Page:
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Voice System Clocking
The Cisco Integrated Services Routers offer a variety of mechanisms for implementing and
distributing clocking when connecting to external interfaces. This paper describes the clock
accuracies delivered by service providers, clocking methods available within the Cisco Integrated
Services Routers and considerations for deployments.
Networks operated by service providers, such as PSTN or WAN providers, typically act as the
clock source to any customer premises equipment (CPE) platforms connected to these networks.
The service provider edge equipment, in turn, derives its timing from a primary reference source
(PRS) such as a stratum 1 clock or global positioning satellite (GPS) signal elsewhere in the
network. Stratum levels define the allowable maximum frequency variance from the actual
reference clock, and therefore the accuracy of the clock compared to coordinated universal time
(UTC). Stratum clock types and their free run accuracy data are shown in Table 1.
Stratum Clock Types and Free Run Accuracy
Free Run Accuracy
+/- 1 x 10
+/- 1.6 x 10
(+/- 0.025Hz at 1.544MHz)
+/- 4.6 x 10
(+/- 7.1Hz at 1.544MHz)
+/- 32 x 10
(+/- 50Hz at 1.544MHz)
Specifications such as Telcordia GR-1244-CORE describe in more detail stratum-level clocking
performance criteria and specifications.
A CPE platform connected simultaneously to more than one service provider network via two or
more separate trunks (e.g., one or more PSTN, one or more WAN) results in two or more different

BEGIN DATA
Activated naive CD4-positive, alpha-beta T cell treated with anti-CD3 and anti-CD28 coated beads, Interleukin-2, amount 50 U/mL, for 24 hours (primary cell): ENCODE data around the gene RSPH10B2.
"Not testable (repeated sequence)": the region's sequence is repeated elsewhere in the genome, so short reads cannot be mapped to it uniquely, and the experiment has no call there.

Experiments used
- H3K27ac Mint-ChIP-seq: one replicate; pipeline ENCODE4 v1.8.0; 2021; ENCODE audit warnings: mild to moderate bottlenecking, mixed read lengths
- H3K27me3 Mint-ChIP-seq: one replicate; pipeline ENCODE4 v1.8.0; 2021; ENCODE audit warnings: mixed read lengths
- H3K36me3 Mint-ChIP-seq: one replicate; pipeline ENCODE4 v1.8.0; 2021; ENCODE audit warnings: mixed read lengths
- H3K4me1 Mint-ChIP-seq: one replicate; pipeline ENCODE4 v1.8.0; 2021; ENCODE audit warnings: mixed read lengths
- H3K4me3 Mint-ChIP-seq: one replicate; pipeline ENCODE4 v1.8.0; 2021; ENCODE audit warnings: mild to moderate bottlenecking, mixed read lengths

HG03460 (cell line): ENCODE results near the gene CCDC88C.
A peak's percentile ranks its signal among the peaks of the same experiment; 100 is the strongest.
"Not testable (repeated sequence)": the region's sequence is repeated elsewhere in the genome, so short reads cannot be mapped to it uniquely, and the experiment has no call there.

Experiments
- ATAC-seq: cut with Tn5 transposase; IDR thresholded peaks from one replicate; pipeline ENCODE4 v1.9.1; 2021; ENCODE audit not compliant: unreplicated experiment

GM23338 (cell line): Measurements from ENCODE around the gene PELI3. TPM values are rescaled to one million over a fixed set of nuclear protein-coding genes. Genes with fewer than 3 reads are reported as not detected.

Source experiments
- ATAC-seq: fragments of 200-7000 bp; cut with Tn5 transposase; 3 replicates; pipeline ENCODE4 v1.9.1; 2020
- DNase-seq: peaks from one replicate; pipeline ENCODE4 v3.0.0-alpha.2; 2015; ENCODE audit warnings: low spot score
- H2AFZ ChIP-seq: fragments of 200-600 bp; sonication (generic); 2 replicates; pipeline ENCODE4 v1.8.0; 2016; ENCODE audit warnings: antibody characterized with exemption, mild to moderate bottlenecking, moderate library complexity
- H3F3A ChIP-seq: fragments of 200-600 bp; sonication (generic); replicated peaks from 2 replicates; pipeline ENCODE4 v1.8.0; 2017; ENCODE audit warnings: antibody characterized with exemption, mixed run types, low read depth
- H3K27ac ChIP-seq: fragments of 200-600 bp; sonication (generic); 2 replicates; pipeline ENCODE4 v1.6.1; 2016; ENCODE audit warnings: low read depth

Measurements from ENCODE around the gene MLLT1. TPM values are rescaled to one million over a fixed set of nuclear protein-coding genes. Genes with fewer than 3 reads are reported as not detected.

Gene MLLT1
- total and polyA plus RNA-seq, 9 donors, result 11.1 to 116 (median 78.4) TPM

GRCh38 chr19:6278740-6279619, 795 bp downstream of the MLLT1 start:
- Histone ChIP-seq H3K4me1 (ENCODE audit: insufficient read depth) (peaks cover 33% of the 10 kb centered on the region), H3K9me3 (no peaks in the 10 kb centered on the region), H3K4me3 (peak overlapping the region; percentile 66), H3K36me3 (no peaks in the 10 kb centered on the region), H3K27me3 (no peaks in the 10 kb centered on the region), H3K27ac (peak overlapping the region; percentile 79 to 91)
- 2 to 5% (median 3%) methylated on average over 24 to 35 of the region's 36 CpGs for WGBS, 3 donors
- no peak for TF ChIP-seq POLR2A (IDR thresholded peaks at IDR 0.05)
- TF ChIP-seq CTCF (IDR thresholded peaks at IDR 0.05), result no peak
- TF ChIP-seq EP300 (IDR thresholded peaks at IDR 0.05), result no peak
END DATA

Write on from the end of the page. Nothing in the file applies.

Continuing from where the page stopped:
clock sources entering the CPE system. The variance in frequency of these two or more clocks
from one another depends on the accuracy (stratum level) of the clock provided on each trunk. If
both are stratum 1 level clocks, clock slips between the two ports will be rare. As the stratum level
of the clocks decrease (higher stratum number), the potential for clock slips increases.
Effects of Clock Slips and Corrections
Clock slip corrections on CPE system trunks affect traffic handling in different ways. A clock slip on
a TDM port carrying voice calls to the PSTN is likely to be inaudible or may cause a slight blip in
the speech path. The effect on a fax or modem may be more visible, as the fax/modem may
retrain, or the call setup may fail and retry. A clock slip on an ATM interface may cause a cell,
frame, or packet loss, and depending on the buffering algorithm and protocol retransmission logic,
is unlikely to adversely affect the end-user traffic stream.
Preventing clock slips requires that TDM traffic operate within a synchronized timing environment.
This includes all the elements involved in manipulating TDM traffic, including T1/E1 port controllers,
digital signal processors (DSPs), and other components providing supporting functions to TDM traffic
in addition to the bus or backplane of the system connecting the elements. After TDM traffic has been
packetized into IP traffic, clocking considerations are generally decoupled from traffic forwarding.